The Gift of ADHD

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gift of adhdIn this holiday season, it seems that I keep re-discovering the lesson that thankfulness changes us for the better. In my quest to be truly thankful for the gift of ADHD at our house, I’ve come across some interesting personalities who also live (or have lived) successfully with either diagnosed or undiagnosed ADHD.

Politicians like Abraham Lincoln and Winston Churchill, artists like Vincent Van Gogh and Pablo Picasso weren’t diagnosed with ADHD, but when we read about their lives and their characteristics, it sounds like classic ADHD. The same is true for Galileo, Leonard Davinci, Alexandar Graham Bell and Albert Einstein.

These individuals changed the course of history by their leadership, creativity, originality — and the conviction and perseverance to follow their passion.

You don’t have to blow the dust off a stack of historical biographies to find successful folks with ADHD-Inattentive. Do you realize that according to a statistic reported in Psychology Today, people with ADHD are 300% more likely to start their own company?

Consider Sir Richard Branson, adventurer and founder of Virgin Airlines. Or take a look at Paul Orfalea’s — the founder of Kinko’s. Although he flunked 2nd grade and didn’t do well academically throughout college, he credits his ADHD characteristics to have helped him start the chain of copy stores.

When you look at the entertainment industry, you find myriad examples, ranging from Bill Cosby to Cher to Jim Carey.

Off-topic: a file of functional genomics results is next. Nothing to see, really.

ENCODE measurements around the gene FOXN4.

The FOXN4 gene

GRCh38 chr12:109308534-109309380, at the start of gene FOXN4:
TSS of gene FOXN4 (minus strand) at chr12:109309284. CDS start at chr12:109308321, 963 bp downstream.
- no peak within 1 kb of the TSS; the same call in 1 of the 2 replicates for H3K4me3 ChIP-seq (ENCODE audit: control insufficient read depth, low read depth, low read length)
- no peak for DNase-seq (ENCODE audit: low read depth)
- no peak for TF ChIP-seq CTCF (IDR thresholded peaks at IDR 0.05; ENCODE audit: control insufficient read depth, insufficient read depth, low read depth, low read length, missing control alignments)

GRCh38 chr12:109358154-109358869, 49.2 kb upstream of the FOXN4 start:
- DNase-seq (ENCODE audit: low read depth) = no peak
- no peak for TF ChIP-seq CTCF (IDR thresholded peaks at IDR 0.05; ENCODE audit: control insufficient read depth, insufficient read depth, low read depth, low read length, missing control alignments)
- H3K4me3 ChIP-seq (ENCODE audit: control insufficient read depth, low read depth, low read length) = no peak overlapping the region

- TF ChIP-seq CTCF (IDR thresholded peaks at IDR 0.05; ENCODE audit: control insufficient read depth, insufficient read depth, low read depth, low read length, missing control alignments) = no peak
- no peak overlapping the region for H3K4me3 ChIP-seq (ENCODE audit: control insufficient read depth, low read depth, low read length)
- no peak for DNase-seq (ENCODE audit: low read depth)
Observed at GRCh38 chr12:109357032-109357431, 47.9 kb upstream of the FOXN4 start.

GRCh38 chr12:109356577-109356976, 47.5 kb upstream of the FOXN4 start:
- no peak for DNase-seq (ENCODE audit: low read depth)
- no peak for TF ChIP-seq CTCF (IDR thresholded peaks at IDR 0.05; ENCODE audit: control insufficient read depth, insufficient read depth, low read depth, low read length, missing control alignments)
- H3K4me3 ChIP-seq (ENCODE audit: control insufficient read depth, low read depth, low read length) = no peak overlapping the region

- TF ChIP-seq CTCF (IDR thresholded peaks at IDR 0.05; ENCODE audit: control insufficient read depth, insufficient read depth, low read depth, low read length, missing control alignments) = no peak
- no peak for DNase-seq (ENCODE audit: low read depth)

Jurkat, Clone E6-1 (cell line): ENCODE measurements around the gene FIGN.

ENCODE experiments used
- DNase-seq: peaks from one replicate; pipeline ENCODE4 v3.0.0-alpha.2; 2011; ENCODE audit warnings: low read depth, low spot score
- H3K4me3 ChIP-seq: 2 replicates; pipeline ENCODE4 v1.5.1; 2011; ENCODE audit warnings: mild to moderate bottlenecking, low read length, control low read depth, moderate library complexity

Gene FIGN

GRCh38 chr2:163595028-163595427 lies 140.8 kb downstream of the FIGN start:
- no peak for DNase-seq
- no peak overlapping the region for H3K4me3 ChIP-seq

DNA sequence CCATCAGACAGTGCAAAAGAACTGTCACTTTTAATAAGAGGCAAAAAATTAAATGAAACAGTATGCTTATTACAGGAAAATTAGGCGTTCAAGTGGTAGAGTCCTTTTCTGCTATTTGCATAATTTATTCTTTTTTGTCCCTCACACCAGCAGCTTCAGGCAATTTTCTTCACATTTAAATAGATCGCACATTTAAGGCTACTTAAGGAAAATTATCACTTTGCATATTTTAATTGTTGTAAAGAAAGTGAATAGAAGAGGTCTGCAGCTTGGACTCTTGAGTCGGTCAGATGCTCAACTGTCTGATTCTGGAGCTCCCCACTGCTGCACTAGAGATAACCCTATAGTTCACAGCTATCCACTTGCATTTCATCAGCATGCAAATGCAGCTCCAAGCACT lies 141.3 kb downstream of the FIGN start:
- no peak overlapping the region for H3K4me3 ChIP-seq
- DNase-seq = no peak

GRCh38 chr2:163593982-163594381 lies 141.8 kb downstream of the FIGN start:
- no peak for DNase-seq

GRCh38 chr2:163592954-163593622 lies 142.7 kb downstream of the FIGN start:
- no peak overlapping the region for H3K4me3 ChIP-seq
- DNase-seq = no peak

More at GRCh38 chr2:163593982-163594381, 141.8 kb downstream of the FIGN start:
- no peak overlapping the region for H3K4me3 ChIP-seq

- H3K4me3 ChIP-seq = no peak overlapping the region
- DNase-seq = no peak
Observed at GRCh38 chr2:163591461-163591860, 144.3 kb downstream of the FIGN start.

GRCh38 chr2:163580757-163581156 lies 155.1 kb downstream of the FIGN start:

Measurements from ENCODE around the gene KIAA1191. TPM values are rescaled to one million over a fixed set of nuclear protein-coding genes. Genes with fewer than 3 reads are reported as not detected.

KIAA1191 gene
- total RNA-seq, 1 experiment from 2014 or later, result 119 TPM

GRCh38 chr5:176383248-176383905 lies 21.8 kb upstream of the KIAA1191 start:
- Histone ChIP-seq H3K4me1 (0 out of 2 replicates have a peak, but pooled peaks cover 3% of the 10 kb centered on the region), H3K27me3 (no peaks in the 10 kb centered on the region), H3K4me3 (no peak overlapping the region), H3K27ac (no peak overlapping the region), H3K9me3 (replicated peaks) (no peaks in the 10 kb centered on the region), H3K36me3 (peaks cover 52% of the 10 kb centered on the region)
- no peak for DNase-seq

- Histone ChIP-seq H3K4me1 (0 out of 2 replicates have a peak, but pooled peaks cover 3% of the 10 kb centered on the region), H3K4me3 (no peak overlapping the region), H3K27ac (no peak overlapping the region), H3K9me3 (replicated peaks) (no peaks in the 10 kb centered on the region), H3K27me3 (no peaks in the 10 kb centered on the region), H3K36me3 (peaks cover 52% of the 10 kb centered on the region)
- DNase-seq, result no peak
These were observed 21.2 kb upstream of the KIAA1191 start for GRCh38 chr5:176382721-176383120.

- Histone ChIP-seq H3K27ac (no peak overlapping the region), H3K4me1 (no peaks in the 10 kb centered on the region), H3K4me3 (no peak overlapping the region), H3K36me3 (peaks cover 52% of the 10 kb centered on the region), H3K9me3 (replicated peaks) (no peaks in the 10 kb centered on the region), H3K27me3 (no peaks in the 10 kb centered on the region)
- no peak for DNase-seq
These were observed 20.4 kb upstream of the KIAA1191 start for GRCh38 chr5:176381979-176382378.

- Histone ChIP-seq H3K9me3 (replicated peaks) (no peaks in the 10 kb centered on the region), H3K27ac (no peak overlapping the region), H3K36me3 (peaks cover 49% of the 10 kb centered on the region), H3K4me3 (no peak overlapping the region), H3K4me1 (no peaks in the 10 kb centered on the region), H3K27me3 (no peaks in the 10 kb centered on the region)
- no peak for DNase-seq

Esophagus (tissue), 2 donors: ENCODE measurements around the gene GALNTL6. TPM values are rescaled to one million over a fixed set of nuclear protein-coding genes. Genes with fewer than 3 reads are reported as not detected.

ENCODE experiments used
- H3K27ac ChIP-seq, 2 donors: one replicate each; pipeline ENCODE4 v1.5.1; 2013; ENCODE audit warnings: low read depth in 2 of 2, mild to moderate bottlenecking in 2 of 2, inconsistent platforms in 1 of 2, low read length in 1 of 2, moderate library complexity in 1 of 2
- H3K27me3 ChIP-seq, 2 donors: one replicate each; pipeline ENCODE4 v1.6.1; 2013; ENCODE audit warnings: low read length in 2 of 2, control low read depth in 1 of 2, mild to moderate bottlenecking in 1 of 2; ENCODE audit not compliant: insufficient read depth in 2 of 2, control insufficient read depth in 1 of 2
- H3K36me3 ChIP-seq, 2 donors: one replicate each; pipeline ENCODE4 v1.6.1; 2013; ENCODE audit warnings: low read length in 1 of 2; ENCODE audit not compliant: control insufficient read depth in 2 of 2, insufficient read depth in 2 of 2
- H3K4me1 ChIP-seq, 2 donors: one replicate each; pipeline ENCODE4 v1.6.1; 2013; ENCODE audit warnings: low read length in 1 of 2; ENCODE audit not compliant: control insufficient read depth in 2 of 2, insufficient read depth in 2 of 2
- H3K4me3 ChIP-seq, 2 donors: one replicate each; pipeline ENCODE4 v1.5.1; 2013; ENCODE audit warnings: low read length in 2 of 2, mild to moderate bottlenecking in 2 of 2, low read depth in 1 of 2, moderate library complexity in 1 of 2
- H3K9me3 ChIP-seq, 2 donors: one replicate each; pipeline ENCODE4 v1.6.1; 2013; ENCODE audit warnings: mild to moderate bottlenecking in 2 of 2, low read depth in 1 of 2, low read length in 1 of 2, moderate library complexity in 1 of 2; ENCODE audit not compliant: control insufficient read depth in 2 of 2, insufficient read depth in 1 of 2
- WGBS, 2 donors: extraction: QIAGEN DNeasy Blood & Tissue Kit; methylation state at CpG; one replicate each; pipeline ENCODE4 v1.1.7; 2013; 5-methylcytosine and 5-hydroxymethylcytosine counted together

I run the risk of dating myself, but remember Christopher Knight, the slightly unfocused middle brother on the Brady Bunch? (Yes, I always thought he was cute.) He struggled with his ADHD for years in front of the camera. Memorizing lines didn’t come easily, and neither did traditional education. He was only diagnosed within the last 10 years, and he says that getting medication for ADHD is comparable to getting glasses for poor vision.

In the sports arena, a host of athletes credit their ADHD with gifting them the ability to focus on something (other than the classroom) they were good at. It’s been said that Michael Jordan’s brother had more natural talent as a basketball player, but Michael practiced more.

Bruce Jenner won a race in 5th grade, and he was hooked. Running well allowed him the success every kid craves, and years later, the discipline he progressively learned spurred him to win gold for the decathlon in the 1976 Olympics.
Nolan Ryan, known as “Ironman” or “The Ryan Express”, is a former Major League Baseball pitcher who was known for his incredible hard-throwing accuracy that spanned decades.

During a record 27-year baseball career, he pitched in 1966 and from 1968-1993 for four different teams: the New York Mets, California Angels, Houston Astros, and Texas Rangers. He was inducted into the Baseball Hall of Fame in 1999. Even past the age of 40, Ryan threw pitches that were regularly recorded above 100 miles per hour. Today, he is part-owner and team president of the Texas Rangers.

I’m sure you have someone just as brilliant, original and promising at your house. Tell her. Tell him. Excuse me, but I need to take my own advice and talk to my daughter, Leslie. I just love that kid…..